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Trading activity strains relationship between institutional investors and equity brokers

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Despite a welcomed double-digit increase in European stock valuations since last summer, institutional commission payments to brokers on trades of European equities have sunk to their lowest level since 2010.

 
A new report, European Equity Bull Market Not Enough to Mend Buy-Side/Sell-Side Relationship, from Greenwich Associates concludes that the prolonged slowdown in trading activity is straining relationships between institutional investors and their brokers.
 
After peaking at EUR4.2bn in 2009, annual European equity commissions paid by the institutional participants in Greenwich Associates research have dropped 28 per cent to EUR3.01bn.
 
“We should all just go on holiday,” one brokerage executive told Greenwich Associates, lamenting the past year’s depressed turnover.
 
Although the lull in trading activity has hit the sell side hardest, the buy side is feeling the reverberations. As a result, each side increasingly feels short-changed and has responded accordingly.
 
Brokers have reduced service levels to less profitable customers. In 2008 the typical institution paid approximately USD15.5m per year in commissions on trades of European equities; that amount plunged to just USD9.04m in 2013. At the same time, new capital rules and other bank regulations have shrunk margins on most capital markets businesses. During the worst of the European sovereign debt crisis, many top brokerage firms resisted the impulse to shrink their businesses significantly in the expectation that investors would return to prior “normal” levels of activity once the crisis abated. The crisis did fade, opening the door to the current rally in European equity markets. A recovery to “normal” trading activity, however, never came to fruition. Over the past 18 months, many major brokers finally capitulated. Accepting that trading volumes would remain at suppressed levels for the foreseeable future, they moved to reduce costs — in cases dramatically.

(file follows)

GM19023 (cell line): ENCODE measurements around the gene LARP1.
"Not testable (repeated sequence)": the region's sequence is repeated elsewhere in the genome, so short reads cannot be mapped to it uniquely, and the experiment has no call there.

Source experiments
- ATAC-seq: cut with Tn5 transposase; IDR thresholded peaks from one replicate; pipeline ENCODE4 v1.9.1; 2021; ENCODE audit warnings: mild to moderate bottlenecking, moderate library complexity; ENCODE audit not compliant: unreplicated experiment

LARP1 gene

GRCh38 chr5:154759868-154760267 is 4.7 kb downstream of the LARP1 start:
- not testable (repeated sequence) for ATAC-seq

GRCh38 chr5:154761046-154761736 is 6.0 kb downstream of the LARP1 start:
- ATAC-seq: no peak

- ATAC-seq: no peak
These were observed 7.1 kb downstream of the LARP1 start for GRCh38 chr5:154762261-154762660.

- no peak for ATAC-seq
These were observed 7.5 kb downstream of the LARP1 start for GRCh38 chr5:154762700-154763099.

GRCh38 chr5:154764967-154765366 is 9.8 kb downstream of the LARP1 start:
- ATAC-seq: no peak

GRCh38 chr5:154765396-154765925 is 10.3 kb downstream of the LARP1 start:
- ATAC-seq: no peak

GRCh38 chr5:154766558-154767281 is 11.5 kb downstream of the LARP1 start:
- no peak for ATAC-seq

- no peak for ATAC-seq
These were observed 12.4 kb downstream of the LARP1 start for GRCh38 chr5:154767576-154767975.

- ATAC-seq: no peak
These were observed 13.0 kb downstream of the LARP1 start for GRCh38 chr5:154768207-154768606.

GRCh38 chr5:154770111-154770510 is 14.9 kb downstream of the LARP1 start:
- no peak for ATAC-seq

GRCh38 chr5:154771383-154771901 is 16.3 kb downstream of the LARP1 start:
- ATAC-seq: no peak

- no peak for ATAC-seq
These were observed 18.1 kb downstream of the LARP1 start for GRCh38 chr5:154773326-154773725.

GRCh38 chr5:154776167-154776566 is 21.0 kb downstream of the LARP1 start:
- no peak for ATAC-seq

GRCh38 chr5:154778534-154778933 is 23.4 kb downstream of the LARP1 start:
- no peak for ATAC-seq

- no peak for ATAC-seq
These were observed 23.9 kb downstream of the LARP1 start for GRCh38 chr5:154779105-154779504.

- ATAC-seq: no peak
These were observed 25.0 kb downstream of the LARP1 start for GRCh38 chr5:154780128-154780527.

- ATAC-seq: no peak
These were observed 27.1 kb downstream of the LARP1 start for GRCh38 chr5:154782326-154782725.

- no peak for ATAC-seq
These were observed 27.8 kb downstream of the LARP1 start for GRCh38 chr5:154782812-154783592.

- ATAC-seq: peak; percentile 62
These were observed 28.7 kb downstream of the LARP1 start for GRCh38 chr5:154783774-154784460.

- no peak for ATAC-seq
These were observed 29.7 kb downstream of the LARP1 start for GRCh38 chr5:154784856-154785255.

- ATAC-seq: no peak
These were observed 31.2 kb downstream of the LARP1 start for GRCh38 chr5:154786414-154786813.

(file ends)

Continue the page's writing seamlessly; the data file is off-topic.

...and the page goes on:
“When it comes to equity trading revenues, brokers are planning for the worst and hoping for better,” says Greenwich Associates consultant Jay Bennett. “Nobody is even hoping for the best anymore.”
 
Frustrated institutional investors have responded by cutting broker lists at the tail and concentrating business with top brokers. Buy-side firms are frustrated at what they see as deterioration in the service and coverage quality they are receiving from their brokers. One of the biggest problems: turnover. With brokers cutting staff and reorganising desks to save money, institutional coverage and relationships have been disrupted. One buy-side equity trading professional coined the term “juniorization” to describe how some sell-side firms have laid off veterans and replaced them with younger, less experienced and cheaper talent.
 
“Institutions sometimes feel like they have to educate the research sales pros and sales traders covering their accounts,” says Greenwich Associates consultant John Colon. “That’s a big change from the past when investors relied on their sell-side contacts for market expertise.”
 
Recent hopes for a resurgence in trading activity have centred on the much-anticipated “Great Rotation” — the presumption that an inevitable upward turn in interest rates will trigger a flood of investor assets out of fixed income and into equities. Global markets expect the US Federal Reserve Bank to begin winding down its quantitative easing in September 2013. The mere hint of such action sent US Treasury rates flying in late June and led to record outflows from fixed-income funds.
 
Rather than shifting money into equities, however, many gun-shy US investors have parked their assets in low-yielding money market funds. Meanwhile, equity trading volumes in US stocks remain at historically low levels. These facts suggest that a near-term surge in trading activity is unlikely in Europe, where economic momentum has trailed that of the US. Furthermore, Greenwich Associates research (2012) shows that institutional funds in the UK expect to significantly reduce allocations to European stocks in the next three years and funds on the Continent plan to hold existing, and relatively small, allocations steady. Even if interest rates finally rise to a point that triggers investor allocation shifts to equities, it by no means ensures a boost in European equity trading activity. Historically, trading volumes have increased most in volatile markets — not strong markets.
 
As a result of these combined trends, most major brokers have given up hoping for a quick cyclical rebound, and many investors seem to agree. A 45 per cent plurality of the institutions participating in the Greenwich Associates 2013 European Equity Investors Study do not believe the European equity market will return to pre-crisis turnover levels by 2014.
 
“The answer to the question ‘is there any relief in sight’ is simply ‘no’,” says Bennett.

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